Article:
Will Colossal produce offspring that are genetically viable? It’s challenging to achieve sufficient genetic variation to “produce a self-sustaining wild population,” as Dr Browning stated, and at what cost, both in money, but also in the welfare of the animals involved. To produce enough genetic variation, there would need to be several Asian Elephant host mothers, and a suitably genetically variable herd of offspring. They say that to raise a child it takes a village, but to de-extinct a woolly mammoth it would take a city of scientists, a herd of host elephant mothers and their de-extinct offspring. Where and how would all these animals be kept? How would the scientists deal with the elephant mothers who didn’t carry their offspring to term? Dr Ritesh Joshi of the Doon Institute of Engineering and Technology, India, studied and witnessed wild Asian Elephants mourning the loss of members of the herd, with low mournful sounds and guarding the body for many hours, and concluded “that mourning behaviour is very common in Asian elephants”. As seen with the Pyrenean Ibex, the losses during the de-extinction process are, quite simply, colossal.


One very important aspect of animal welfare is consideration and adherence to their unique social structures. The social structure of a woolly mammoth herd is unknown. As Dr Browning said, “… you look at two animals that are really closely related, like the chimps and the bonobos, and they have extraordinarily different social structures”. Simply assuming that the social structure of a woolly mammoth herd is the same as an Asian elephant herd could have devastating consequences.

How much thought have Colossal put into the aftercare of any woolly mammoths they are able to de-extinct? Their website simply states the woolly mammoths would be released into the newly rewilded tundras of the Mammoth Steppe. This paints a very pretty and impressive picture, but as we can see from other scientists, it is not as simple as that. The welfare of all the animals involved before, during and after de-extinction is a huge consideration to make this project viable and humane.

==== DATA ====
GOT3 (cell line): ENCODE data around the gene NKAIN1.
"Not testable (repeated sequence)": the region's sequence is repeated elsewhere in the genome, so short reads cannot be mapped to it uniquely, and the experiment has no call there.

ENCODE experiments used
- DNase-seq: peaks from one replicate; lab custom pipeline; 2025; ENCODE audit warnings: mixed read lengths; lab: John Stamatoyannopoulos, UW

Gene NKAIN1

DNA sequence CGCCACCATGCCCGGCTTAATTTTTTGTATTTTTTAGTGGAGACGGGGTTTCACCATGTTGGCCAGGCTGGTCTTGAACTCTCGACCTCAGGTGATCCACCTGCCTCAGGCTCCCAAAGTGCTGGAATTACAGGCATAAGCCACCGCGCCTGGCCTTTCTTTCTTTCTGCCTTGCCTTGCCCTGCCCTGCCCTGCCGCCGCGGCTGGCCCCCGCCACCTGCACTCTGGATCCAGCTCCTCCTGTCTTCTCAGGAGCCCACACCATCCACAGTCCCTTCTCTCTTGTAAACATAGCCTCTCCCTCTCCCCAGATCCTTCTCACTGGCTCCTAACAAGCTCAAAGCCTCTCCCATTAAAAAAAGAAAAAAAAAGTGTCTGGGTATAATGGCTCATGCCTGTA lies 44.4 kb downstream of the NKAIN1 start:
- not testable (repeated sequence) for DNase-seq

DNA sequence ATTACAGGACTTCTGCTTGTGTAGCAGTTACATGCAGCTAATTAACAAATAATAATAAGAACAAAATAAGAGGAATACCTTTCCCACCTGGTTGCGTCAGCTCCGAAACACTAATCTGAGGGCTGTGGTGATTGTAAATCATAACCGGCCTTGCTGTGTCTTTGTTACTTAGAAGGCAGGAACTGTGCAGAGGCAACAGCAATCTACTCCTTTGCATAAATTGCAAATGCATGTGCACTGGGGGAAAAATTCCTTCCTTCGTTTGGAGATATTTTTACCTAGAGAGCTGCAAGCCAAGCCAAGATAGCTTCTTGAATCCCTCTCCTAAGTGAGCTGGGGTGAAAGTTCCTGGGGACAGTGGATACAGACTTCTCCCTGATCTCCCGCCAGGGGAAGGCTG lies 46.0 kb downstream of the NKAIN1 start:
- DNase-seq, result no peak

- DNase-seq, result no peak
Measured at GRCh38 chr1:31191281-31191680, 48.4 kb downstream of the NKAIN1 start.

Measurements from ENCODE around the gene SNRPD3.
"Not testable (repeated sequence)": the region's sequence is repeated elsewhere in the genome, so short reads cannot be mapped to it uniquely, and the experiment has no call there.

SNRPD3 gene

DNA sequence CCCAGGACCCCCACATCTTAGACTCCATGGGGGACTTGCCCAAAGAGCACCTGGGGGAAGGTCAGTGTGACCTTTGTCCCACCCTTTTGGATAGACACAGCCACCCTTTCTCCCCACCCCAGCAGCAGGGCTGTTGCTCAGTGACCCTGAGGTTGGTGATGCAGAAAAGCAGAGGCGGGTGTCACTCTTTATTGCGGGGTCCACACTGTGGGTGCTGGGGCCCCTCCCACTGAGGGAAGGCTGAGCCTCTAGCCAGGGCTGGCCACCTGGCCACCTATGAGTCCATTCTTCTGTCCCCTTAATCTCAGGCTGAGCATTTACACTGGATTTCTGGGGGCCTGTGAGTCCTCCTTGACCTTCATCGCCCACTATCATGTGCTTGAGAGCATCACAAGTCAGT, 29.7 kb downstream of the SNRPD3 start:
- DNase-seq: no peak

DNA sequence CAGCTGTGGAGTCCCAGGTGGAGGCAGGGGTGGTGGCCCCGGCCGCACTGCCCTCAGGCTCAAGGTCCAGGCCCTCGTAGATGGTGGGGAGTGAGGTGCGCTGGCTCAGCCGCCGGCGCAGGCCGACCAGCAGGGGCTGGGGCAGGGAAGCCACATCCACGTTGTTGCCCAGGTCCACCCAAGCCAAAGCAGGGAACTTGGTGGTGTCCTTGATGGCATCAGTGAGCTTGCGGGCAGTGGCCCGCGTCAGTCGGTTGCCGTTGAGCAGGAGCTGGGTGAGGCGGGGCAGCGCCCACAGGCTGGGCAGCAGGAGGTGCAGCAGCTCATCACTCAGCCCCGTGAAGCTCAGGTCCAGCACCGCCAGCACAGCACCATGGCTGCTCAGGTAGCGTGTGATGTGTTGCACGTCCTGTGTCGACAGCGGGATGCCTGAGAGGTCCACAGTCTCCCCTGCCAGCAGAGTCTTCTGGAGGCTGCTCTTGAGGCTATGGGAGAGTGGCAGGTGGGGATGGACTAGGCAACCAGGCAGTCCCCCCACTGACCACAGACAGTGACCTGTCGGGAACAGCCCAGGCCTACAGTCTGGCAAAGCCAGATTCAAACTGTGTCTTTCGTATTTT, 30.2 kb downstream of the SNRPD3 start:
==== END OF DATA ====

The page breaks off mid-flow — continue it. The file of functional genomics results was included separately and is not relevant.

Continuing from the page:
Going forward Colossal may possibly concentrate on its programme of restoration, rewilding, and reintroduction of species before they become extinct. Using their knowledge of genetic engineering, they could clearly and effectively contribute to species recovery. Colossal talk on their website about “preservation through genetics” of species such as the Florida panther, the black-footed ferret, and the American bison, all of which have been brought back from the brink of extinction, using advancements in genetic engineering. What Colossal don’t say, is that these projects were achieved by other companies. What could Colossal achieve with their funding and knowledge? Instead of spending millions trying to re-set our planet back to a pre-industrial environment, Colossal could use their knowledge and vision to help fragile species and ecosystems facing extinction now.


Seeing and walking with woolly mammoths would be a dream come true for many people, both scientists and non-scientists alike, but like many dreams, it is just a dream. Colossal have lofty goals, but it’s their practical suggestions and experience that could really benefit the planet; otherwise, while they work to bring back woolly mammoths, Asian elephants may also become extinct. The welfare of current living species is the foremost concern and Colossal has the potential to have a colossal impact.


Colossal were approached to share their opinions on animal welfare prior to, during and after the de-extinction process, and to respond to the questions posed, but were unavailable for interview.